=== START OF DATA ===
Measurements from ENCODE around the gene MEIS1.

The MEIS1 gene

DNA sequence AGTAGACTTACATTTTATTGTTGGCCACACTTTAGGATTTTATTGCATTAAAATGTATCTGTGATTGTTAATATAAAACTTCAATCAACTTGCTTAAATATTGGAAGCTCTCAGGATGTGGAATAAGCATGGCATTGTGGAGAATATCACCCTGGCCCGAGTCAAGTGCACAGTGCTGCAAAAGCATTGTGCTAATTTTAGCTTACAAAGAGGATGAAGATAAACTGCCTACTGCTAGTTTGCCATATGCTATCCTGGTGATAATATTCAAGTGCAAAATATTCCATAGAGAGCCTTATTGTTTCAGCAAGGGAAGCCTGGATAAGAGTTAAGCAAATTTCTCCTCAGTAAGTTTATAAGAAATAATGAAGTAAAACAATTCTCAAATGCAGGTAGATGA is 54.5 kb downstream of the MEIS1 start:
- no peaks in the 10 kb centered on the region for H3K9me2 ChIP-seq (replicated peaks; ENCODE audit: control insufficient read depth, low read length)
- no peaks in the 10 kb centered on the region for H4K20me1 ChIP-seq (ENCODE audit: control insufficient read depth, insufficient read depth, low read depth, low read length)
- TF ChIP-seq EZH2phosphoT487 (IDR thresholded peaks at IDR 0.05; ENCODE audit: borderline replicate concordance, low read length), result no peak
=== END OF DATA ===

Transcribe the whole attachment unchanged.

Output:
Measurements from ENCODE around the gene MEIS1.

The MEIS1 gene

DNA sequence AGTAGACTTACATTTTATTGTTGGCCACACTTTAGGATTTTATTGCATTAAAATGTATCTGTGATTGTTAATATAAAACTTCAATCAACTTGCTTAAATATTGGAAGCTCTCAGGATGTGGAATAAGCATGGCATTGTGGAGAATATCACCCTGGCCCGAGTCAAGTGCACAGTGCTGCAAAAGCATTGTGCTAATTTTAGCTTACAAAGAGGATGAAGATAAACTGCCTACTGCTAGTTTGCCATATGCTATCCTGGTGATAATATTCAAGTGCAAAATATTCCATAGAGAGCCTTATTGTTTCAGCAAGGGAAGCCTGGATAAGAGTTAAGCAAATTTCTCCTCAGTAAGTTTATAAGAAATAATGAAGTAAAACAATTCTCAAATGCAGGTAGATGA is 54.5 kb downstream of the MEIS1 start:
- no peaks in the 10 kb centered on the region for H3K9me2 ChIP-seq (replicated peaks; ENCODE audit: control insufficient read depth, low read length)
- no peaks in the 10 kb centered on the region for H4K20me1 ChIP-seq (ENCODE audit: control insufficient read depth, insufficient read depth, low read depth, low read length)
- TF ChIP-seq EZH2phosphoT487 (IDR thresholded peaks at IDR 0.05; ENCODE audit: borderline replicate concordance, low read length), result no peak